The Prairie Village City Council has postponed decisions on the proposed $50 million Mission Chateau senior living development at the request of an attorney representing developers.
Council members were slated Monday night to consider the development’s final plat and a request for an extension of its special use permit, but those decisions have been delayed until at least Jan. 5.
“The applicant would request that both of these matters be continued until the Jan. 5 meeting to give us an opportunity to have additional discussions with some of the stakeholders regarding the issues,” said Timothy Sear, of the Overland Park law firm, Polsinelli, which represents project developers, the Tutera Partnership, MVS, LLC.
Joe Tutera, of the Tutera Partnership, attended Monday night’s meeting, but did not address the council. There were no public comments on the development, and council members unanimously approved pushing decisions back until early next year.
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The proposed 350,000-square-foot retirement community, located on an 18.4-acre site of the former Mission Valley Middle School at 8500 Mission Road, is to be a mixed-use senior residential community, offering varying residential housing options, including independent and assisted living.
However, progress on the development has been delayed by pending litigation.
The Mission Valley Neighbors Association filed a lawsuit earlier this year challenging Prairie Village’s decision to issue a special use permit for Mission Chateau.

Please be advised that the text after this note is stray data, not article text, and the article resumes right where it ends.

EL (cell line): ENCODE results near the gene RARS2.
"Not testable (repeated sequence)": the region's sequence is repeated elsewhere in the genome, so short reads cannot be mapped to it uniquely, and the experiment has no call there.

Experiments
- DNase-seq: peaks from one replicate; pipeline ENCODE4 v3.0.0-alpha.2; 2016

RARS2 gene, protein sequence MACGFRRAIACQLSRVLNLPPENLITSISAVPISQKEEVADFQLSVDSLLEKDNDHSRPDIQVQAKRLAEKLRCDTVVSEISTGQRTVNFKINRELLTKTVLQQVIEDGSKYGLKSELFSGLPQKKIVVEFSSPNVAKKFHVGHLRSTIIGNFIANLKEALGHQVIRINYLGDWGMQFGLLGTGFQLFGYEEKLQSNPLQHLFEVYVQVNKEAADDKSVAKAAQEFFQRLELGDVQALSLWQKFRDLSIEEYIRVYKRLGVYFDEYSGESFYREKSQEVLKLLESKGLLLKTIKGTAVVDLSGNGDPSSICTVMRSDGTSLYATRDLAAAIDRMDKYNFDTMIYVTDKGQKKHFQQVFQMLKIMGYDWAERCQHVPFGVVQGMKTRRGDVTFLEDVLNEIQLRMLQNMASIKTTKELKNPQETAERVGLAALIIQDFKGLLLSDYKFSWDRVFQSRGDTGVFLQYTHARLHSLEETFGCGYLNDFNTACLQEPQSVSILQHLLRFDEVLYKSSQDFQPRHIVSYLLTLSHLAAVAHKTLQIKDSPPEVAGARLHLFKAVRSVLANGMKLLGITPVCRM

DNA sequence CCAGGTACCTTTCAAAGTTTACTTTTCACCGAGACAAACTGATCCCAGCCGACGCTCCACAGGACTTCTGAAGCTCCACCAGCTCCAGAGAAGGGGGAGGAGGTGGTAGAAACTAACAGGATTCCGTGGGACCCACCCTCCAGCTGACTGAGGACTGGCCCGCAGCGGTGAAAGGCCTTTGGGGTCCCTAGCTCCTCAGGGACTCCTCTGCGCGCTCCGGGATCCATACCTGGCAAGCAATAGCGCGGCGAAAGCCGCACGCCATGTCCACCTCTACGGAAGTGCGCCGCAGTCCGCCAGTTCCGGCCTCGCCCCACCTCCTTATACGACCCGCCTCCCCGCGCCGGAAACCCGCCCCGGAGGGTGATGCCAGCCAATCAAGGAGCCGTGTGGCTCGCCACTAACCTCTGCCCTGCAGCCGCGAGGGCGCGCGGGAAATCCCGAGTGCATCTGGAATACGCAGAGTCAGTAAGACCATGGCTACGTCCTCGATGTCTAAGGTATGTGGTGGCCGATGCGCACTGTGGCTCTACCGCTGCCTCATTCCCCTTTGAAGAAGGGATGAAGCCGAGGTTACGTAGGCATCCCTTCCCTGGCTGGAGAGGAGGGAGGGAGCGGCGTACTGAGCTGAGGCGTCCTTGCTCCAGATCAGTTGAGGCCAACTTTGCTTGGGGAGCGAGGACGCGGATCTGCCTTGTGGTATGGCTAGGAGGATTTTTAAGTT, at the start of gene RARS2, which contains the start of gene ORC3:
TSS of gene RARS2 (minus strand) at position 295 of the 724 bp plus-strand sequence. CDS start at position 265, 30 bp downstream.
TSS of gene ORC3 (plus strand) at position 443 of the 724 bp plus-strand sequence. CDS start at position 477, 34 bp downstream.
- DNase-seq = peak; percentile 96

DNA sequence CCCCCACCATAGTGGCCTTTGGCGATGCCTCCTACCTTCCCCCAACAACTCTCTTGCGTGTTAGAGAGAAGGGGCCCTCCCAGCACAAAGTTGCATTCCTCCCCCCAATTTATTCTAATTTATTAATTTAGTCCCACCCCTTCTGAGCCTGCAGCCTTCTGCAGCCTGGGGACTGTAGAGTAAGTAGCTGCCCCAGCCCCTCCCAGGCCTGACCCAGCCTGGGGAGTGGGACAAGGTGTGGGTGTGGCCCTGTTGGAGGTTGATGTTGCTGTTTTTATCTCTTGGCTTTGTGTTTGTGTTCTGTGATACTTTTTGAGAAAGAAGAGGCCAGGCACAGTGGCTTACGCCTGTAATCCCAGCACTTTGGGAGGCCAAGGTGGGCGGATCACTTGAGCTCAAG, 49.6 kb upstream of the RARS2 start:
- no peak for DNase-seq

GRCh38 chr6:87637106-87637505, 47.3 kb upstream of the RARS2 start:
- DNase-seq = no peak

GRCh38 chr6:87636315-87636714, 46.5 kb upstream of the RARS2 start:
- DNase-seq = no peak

A Johnson County District Court judge ruled in favor of the city, and denied a motion to reconsider. The case now rests with the Kansas Court of Appeals.
Plaintiffs contend the city prevented homeowners near the proposed development from signing a protest petition against the special use permit, which could have affected a narrow council passage of the permit, a 7-6 vote.
Sear said Monday night that his clients hope to resolve issues outside of court.
“We think that there may be some opportunities to have some additional discussions with the neighborhood group about issues relating to both the extension of the permit and the possible fine-tuning of the plat,” he said. “We’ll be meeting with them and other stakeholders.”
Briefs have not been filed in the case with the Court of Appeals, he said, and a decision could potentially be a “year or multi-year process.”
Sear said a meeting has been scheduled with the concerned property owners, though he didn’t want to comment on when that meeting will take place. He conceded that development issues with neighbors have become a “complicated matter,” and ironing out all points of contention before Jan. 5 might not be possible.
“Even as hopeful as you are that things can get resolved, I doubt that there would be a complete resolution by that date,” he said. “But, hope springs eternal and what we’re hoping for is at least the beginning of those discussions.”
The city’s planning commission, according to information provided to council members, recommended the City Council approve Mission Chateau’s final plat. The final plat addressed conditions the planning commission raised with the preliminary plan earlier this year, according to the information.
The planning commission also recommended the council extend the development’s special use permit by 14 months, after litigation has been resolved.